What does it mean to be a Doctor of Physical Therapy (DPT)?

I recently spoke with future DPT intern Timothy O’Connor from Seton Hall University and asked him this question. He said that “it means that I have the knowledge and skills to gather all the information needed to treat each patient, regardless of what systems in the body are involved. A doctorate in physical therapy will also allow me to be competent in treating patients without reliance on other healthcare professionals.”

Timothy continued, remarking that the DPT distinction also greatly increases our autonomy as professionals. I couldn’t agree more. For example, though Pro Staff employs many individuals with DPTs to their name, my colleagues and I are responsible for formulating our own care plans that treat our patients’ conditions as well as establishing relationships with these individuals that foster a trusting environment. Our success is rooted in a combination of what we learned through academic programs and hands-on experience. 

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The University of Southern California initiated the first formal DPT program in the United States in 1992. However, this was created as a transitional program for established professionals. Creighton University followed in 1993 by establishing the first complete, entry-level DPT program. To become a DPT, physical therapists complete classes covering topics such as gross anatomy, embryology and genetics, neuroscience, biomechanics physiology, exercise physiology, pharmacology,  and far more related to their practice. A DPT also completes on average 1,500 hours of clinical rotation within various settings that may include hospitals, rehabilitation facilities, outpatient facilities, school districts, sports teams, and home care agencies prior to graduating from an accredited institution.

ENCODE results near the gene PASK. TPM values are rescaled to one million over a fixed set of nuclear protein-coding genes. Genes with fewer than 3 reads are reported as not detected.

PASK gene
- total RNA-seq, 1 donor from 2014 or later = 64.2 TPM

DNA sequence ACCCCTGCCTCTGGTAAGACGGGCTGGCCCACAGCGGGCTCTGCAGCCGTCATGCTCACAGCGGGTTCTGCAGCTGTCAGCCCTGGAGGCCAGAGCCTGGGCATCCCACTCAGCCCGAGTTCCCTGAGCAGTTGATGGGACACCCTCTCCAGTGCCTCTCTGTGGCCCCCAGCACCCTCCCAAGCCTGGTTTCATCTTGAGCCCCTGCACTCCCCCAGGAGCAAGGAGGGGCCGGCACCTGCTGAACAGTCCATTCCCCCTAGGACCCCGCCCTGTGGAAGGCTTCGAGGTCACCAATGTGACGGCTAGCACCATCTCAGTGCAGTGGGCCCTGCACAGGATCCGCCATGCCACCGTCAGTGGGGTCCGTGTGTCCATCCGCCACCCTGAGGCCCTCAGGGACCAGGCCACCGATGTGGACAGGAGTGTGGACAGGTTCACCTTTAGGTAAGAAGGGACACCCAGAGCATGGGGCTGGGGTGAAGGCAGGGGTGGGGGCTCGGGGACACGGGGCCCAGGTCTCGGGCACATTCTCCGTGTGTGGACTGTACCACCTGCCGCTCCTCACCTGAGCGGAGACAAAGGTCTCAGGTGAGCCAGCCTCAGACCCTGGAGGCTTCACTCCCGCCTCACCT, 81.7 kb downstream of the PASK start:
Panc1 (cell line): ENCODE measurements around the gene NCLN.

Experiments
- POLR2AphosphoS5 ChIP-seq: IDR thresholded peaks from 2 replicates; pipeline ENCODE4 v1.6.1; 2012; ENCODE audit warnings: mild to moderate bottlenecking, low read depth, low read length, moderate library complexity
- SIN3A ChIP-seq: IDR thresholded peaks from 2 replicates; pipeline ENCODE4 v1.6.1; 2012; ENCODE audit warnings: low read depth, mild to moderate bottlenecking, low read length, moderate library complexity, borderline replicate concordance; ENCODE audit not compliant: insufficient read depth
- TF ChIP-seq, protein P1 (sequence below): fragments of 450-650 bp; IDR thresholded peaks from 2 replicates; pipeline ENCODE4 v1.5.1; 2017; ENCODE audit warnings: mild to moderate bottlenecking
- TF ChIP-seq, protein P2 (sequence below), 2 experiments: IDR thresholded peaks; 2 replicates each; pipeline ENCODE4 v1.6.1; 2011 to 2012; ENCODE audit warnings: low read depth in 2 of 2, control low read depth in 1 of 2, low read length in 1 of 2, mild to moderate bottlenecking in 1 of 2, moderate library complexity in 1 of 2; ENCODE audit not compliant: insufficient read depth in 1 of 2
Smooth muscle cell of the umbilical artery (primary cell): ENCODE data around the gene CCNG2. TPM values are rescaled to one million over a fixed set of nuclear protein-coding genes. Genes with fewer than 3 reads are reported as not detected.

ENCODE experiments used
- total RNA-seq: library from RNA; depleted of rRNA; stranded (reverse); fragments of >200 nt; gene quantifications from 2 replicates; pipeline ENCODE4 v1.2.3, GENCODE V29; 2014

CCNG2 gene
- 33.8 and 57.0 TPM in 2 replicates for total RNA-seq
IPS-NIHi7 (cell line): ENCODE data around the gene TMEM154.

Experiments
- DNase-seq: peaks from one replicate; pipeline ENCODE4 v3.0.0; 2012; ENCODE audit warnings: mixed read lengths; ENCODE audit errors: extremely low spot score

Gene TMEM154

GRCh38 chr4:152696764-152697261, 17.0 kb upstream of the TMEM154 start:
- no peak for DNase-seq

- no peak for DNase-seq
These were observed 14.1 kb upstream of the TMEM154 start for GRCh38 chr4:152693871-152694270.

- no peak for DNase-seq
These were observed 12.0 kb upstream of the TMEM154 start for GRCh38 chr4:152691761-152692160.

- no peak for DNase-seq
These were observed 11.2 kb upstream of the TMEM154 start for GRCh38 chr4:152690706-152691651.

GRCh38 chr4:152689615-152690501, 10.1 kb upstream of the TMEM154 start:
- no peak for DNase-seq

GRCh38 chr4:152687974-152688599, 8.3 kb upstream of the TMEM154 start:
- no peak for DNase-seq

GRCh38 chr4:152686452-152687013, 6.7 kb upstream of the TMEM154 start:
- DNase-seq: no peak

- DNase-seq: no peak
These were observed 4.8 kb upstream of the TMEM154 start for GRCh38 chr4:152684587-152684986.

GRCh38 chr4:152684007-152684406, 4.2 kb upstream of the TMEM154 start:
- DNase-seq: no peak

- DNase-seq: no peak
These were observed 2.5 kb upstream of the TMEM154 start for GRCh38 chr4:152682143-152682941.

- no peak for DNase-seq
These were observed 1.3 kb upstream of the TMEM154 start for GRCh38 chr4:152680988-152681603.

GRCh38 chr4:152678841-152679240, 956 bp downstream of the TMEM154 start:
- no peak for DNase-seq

Direct Access Benefits Patient and Provider

As the physical therapy profession grew, New Jersey lawmakers identified a problem for patients seeking treatment. Prior to 2003, a person needed to obtain a referral from a physician to see a physical therapist. That year, state lawmakers passed a public law that states an individual no longer requires this referral to seek treatment from a physical therapist, which is now known as Direct Access.

However, there are circumstances that physical therapists must consider before starting your initial evaluation. During your course of treatment, your physical therapist may refer you to a physician if you are not demonstrating progress or if they identify any potential “red flags.” Some of these red flags may include:

 

  • Unexplained shortness of breath.
  • Chest pain or a feeling of heaviness.
  • Excessive redness and swelling in and around a joint.
  • Inability to put weight on an arm or leg.
  • Unexplained weight loss.
  • Unexplained changes with bladder or bowel patterns.

 

If red flags such as these symptoms emerge during the initial evaluation or throughout the treatment process, most physical therapists will refer the patient to a physician for further examination. It is important to act with patients’ overall health and wellbeing in mind.

 

Learn More About DPT and Direct Access

Have any questions regarding a consultation or initial evaluation? Feel free to contact any Pro Staff Institute offices and we will be happy to assist you with requesting an appointment or providing more information.

 

This post was authored by Dr. Thomas A. Koc, Jr. - Director of Pro Staff Physical Therapy’s Montclair Location. Learn more about his background expertise.

 

Resources for further reading:

  1. https://www.cga.ct.gov/2003/olrdata/ph/rpt/2003-R-0293.htm

      2. http://www.apta.org/DirectAccess/

 

Enjoyed learning about DPT and Direct Access? Here’s more from Dr. Koc: